PORT-AU-PRINCE, Haiti (AP) — You’re lucky, the U.S. officials said. “You’re going to see your family.”
The authorities had called out numbers corresponding to raffle-like tickets the Haitians had been issued when they were detained after crossing the border into Texas. As each number was called, another bedraggled immigrant stood up.
“Everyone was happy,” recalled Jhon Celestin. “But I was not happy. I saw it was a lie.”
The prize was a one-way trip back to the place they had so desperately wanted to escape. And so it was that Celestin arrived in Haiti aboard the last flight Wednesday to the capital of Port-au-Prince, a city the 38-year-old left three years ago in search of a better-paying job to help support his family.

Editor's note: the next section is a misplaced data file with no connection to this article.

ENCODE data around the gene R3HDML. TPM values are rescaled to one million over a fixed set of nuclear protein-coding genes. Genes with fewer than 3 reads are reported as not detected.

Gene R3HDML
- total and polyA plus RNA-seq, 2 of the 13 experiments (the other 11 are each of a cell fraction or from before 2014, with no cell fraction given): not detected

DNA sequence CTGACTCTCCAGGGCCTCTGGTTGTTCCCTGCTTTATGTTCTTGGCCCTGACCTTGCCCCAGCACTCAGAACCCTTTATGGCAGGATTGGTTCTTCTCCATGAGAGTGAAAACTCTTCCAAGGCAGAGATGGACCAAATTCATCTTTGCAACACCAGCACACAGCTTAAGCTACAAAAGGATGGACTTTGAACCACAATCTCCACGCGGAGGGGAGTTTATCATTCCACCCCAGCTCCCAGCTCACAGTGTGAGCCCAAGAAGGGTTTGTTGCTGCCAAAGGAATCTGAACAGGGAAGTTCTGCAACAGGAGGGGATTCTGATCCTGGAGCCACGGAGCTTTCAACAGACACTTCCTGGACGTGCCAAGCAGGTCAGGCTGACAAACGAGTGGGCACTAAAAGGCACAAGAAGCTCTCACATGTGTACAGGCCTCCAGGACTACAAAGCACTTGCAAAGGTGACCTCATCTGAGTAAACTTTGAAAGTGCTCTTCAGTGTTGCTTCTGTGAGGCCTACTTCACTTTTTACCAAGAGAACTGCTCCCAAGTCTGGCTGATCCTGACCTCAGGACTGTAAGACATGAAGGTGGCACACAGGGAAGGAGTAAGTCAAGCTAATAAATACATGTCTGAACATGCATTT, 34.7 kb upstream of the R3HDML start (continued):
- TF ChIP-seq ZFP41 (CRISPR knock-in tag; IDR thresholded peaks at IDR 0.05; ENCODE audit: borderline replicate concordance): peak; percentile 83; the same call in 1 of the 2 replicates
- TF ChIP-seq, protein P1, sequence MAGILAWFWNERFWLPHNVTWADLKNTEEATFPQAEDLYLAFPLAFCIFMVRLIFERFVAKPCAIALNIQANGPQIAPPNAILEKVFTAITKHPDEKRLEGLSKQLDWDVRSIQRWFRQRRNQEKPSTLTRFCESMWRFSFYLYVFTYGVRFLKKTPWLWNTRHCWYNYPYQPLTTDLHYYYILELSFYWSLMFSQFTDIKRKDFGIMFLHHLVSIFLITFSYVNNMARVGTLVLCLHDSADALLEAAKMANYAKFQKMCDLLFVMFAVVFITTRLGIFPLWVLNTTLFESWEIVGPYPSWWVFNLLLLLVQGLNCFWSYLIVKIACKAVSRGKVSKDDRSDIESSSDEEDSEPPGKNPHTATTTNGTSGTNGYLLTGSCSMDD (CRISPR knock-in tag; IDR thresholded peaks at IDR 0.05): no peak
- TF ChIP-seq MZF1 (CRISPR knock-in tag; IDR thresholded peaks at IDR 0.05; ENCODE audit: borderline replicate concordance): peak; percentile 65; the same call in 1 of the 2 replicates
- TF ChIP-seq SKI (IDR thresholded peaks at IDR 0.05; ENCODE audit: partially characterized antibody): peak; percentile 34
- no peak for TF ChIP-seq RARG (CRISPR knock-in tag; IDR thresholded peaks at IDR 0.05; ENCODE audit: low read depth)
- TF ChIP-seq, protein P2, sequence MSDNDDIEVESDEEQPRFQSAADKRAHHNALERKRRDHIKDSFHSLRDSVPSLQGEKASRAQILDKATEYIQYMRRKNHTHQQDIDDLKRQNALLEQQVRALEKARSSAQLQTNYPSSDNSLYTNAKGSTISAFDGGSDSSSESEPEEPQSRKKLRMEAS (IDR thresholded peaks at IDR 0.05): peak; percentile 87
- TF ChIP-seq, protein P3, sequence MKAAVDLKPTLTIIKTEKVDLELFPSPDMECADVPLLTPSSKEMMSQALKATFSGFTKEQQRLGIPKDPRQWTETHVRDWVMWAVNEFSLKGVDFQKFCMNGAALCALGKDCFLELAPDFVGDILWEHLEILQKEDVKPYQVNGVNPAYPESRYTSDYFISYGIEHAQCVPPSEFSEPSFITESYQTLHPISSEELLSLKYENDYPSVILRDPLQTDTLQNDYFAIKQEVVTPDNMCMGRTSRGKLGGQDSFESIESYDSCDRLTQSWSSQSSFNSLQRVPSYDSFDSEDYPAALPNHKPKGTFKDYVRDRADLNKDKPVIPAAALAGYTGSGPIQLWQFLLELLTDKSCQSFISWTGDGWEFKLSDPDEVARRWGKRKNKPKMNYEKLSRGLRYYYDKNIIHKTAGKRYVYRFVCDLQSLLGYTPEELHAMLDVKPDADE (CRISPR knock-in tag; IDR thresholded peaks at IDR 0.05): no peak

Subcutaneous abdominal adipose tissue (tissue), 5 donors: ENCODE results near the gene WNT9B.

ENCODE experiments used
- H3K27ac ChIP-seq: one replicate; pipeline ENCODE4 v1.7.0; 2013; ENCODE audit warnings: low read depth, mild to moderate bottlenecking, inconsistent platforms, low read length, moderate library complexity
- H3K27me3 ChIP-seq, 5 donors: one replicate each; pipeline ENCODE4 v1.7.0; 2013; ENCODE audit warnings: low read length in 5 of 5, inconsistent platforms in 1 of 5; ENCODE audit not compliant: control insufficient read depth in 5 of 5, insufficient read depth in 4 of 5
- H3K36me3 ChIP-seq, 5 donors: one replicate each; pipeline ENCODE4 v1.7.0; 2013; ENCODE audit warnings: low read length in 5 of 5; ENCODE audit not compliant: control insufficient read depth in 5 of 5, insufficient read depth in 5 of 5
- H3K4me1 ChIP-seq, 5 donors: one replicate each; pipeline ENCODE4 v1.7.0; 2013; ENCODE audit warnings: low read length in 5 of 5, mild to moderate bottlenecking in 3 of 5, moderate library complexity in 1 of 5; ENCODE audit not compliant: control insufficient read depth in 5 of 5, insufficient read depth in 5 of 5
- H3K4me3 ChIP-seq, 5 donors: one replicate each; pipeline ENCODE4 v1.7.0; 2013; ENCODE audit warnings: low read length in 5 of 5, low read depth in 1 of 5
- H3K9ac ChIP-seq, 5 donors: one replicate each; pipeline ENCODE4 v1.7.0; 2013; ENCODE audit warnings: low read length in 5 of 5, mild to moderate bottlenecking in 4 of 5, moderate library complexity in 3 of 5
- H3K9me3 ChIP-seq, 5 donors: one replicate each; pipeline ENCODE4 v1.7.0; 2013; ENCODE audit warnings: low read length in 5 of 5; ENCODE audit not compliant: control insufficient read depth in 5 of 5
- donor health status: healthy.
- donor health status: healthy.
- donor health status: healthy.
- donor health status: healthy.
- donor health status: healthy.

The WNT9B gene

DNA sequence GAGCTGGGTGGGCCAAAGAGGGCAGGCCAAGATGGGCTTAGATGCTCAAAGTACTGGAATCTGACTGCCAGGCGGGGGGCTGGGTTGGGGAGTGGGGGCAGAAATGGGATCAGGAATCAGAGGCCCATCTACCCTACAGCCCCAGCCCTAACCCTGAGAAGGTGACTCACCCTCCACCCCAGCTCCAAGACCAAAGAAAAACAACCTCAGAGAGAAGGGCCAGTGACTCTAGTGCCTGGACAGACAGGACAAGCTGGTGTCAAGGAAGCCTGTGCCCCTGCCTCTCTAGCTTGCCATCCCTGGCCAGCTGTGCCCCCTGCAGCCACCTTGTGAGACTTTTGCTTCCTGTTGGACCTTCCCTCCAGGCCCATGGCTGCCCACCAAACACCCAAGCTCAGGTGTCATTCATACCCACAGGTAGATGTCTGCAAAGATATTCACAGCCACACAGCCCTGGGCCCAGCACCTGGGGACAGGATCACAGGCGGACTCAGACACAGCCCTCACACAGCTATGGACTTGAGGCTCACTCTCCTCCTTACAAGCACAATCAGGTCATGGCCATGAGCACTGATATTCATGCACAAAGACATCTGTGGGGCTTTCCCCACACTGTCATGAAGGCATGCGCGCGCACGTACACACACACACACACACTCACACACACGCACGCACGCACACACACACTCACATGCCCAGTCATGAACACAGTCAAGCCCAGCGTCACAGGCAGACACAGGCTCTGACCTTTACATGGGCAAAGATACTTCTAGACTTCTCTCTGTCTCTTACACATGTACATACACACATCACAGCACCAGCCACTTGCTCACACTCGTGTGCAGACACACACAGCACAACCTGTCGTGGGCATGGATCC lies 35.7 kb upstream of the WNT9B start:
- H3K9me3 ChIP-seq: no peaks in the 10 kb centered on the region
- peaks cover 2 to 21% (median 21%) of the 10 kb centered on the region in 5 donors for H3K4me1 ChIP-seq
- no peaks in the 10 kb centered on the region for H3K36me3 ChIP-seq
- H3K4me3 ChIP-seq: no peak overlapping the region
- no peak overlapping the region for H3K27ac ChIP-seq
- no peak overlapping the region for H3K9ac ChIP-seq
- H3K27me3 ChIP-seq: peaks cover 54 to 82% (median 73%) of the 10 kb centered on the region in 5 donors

He is among some 2,000 migrants that the U.S. expelled to Haiti this week via more than 17 flights, with more scheduled in upcoming days. Staying in Haiti is not an option for many of them. Like Celestin, they plan to flee their country again as soon as they can.
It had stopped drizzling as Celestin left the airport and stepped out into streets choked with dust and smoke, carrying a bag in one hand and his 2-year-old daughter in the other.
Chloe, born in Chile, looked around quietly at her new surroundings as Celestin and his wife asked to borrow someone’s phone to call a tax